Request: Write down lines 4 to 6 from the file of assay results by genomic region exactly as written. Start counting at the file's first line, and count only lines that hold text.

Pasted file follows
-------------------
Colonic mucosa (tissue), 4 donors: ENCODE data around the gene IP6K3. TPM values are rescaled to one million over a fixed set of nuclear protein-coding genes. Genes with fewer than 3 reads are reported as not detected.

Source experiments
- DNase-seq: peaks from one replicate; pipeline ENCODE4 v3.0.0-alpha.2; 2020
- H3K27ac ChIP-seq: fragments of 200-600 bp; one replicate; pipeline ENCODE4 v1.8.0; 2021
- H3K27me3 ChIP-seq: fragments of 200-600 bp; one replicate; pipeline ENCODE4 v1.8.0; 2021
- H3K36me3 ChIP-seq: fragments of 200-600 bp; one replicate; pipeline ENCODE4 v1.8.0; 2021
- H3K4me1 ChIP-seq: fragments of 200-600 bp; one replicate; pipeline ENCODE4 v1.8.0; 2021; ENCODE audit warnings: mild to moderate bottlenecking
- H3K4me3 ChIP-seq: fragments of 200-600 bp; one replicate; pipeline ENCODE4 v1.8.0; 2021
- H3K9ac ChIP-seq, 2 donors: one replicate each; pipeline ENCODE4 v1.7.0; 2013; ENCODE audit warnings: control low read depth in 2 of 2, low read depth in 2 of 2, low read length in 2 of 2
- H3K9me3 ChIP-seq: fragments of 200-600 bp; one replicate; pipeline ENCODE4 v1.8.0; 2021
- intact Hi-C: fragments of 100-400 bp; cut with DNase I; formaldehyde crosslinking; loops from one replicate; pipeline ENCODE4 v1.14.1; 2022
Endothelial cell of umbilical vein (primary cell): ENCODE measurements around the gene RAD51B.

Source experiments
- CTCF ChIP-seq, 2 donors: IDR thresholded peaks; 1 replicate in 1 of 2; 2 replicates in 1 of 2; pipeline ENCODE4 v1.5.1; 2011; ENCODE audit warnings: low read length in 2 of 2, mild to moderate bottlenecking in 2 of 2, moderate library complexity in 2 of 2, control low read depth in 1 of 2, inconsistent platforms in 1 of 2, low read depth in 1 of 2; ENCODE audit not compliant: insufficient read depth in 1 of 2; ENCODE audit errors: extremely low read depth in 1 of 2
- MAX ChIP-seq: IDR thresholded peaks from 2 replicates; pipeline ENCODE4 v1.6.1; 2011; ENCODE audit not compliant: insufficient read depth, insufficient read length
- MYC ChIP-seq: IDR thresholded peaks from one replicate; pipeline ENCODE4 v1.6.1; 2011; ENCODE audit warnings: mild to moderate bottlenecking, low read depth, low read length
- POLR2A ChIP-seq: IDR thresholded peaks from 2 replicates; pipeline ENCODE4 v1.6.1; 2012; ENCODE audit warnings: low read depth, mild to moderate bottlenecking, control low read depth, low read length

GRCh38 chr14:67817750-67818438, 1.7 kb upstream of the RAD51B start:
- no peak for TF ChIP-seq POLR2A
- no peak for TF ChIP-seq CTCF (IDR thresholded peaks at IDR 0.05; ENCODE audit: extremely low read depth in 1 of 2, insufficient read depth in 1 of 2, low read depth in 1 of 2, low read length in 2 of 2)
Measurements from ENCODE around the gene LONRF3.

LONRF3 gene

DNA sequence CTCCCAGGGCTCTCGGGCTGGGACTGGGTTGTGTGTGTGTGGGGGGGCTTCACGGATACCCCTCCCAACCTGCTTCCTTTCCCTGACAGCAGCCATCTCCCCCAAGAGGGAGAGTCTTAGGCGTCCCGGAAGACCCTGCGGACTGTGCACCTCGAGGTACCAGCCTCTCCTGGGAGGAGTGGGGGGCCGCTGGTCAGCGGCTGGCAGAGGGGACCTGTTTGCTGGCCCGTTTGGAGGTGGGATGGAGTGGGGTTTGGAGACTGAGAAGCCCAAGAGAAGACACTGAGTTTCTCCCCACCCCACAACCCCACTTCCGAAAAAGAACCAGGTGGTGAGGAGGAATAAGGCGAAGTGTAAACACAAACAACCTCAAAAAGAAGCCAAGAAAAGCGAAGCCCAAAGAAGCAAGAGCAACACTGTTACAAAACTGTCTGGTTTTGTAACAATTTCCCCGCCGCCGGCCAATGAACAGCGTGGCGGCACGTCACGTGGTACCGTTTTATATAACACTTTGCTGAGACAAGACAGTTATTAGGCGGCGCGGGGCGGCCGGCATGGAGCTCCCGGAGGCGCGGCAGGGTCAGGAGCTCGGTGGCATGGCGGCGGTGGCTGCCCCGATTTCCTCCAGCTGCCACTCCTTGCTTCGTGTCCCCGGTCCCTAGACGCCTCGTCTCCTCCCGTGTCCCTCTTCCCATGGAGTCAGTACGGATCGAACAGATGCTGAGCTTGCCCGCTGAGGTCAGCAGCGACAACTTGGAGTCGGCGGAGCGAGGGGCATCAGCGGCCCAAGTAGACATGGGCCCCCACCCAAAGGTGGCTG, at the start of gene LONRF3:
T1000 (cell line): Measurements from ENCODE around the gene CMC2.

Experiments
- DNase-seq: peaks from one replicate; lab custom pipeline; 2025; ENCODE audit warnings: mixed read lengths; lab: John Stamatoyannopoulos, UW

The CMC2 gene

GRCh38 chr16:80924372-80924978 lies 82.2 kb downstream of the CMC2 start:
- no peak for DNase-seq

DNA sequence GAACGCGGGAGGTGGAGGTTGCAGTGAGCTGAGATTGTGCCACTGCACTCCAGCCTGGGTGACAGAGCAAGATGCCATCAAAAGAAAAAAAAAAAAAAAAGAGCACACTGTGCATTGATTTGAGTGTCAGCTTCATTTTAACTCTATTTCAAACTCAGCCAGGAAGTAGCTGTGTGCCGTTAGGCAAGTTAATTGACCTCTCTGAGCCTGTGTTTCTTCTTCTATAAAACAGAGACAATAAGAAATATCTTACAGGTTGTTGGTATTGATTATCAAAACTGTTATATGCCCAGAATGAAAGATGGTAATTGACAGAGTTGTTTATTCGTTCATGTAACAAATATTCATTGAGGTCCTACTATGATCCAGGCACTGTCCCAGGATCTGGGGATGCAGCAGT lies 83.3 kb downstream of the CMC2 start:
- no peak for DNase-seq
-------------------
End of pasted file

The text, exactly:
- H3K27ac ChIP-seq: fragments of 200-600 bp; one replicate; pipeline ENCODE4 v1.8.0; 2021
- H3K27me3 ChIP-seq: fragments of 200-600 bp; one replicate; pipeline ENCODE4 v1.8.0; 2021
- H3K36me3 ChIP-seq: fragments of 200-600 bp; one replicate; pipeline ENCODE4 v1.8.0; 2021